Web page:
You also gave your word and that's important.

However, everyone makes mistakes, or underestimates their own feelings about something. Be honest. Even if they're irritated with you, they have other options.

The migraine thing would be enough to send me running and screaming.

I think your concern and worry about this other couple speaks volumes about what a kind person you are! But if you have any reluctance whatsoever you should not do it. I have been through infertility and conceived my daughter after four IVF cycles, not using donor eggs, but I know the number a cycle can physically do on a person and you should not put yourself through that if you don't want to. As someone else already said, you did not sign on to be a perpetual egg donor.

I'm going through IVF - and I say that your friend needs to worry about herself first! And - I would tell the donor couple that she has a lot going on right now, and this just isn't the right time. I would hope that a woman going through IF would understand the stress and strain the donor is going through.

I know it's not often the case - but we as women need to learn to say no even when we feel a huge amount of pressure to say yes - esp when it isn't the best time.

Always dealing with infertility, though not actively trying to get pg. Just infertile as a way of life at this point.

As much as I respect and admire her desire to help the infertile couple...it is NOT her responsibility, moral or otherwise. She must attend to her own needs, her own health first, and if doing the donor egg thing again is not what she wants at this point in her life, she should NOT do it. The notion of biologically related children is very nice but, IMO, isn't a requirement for parenthood. It might disappoint the couple, but unless she is personally invested in some way in that couple (i.e., the woman is her sister or best friend or something), there is no reason to feel even remotely guilty about backing out. She has legitimate health related reasons to not do it - it may be fairly routine at this point, but there are still very real risks associated with the drugs, the procedures, and the entire process. And the migraines...as a migraine sufferer, I totally sympathize with her.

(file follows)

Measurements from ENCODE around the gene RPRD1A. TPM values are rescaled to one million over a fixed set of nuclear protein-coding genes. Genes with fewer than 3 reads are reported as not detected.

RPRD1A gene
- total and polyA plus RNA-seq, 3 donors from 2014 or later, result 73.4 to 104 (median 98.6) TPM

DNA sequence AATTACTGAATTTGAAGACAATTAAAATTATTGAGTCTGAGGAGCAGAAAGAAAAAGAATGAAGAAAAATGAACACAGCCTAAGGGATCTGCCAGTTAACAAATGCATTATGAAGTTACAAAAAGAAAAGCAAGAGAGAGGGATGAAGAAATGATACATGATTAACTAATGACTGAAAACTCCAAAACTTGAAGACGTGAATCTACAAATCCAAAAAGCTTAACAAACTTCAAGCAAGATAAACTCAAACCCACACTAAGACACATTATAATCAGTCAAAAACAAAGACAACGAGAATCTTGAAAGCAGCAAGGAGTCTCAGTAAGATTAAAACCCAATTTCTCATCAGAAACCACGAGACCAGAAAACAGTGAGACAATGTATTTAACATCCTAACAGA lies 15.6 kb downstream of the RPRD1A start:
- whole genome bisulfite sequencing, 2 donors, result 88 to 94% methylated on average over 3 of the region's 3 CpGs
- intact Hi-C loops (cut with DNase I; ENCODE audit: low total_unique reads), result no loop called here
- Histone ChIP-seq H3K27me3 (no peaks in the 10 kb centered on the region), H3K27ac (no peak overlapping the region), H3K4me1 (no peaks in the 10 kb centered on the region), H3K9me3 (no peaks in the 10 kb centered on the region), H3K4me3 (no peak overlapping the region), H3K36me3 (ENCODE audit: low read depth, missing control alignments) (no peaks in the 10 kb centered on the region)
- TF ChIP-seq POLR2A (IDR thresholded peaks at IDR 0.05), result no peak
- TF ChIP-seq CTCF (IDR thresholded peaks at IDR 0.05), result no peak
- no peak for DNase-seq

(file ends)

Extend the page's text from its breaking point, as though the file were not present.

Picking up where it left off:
So...I suggest she be honest and upfront with them; tell them that she really wanted to help and her sense of obligation was the reason she agreed in the first place. But, after careful thought and consideration, prayer, research, etc., she's decided that it is not the best decision for her right now, for health and other personal reasons. There is no other explanation needed and if no money has yet changed hands, she should walk away with her head held high, sure that she has made the right decision for herself.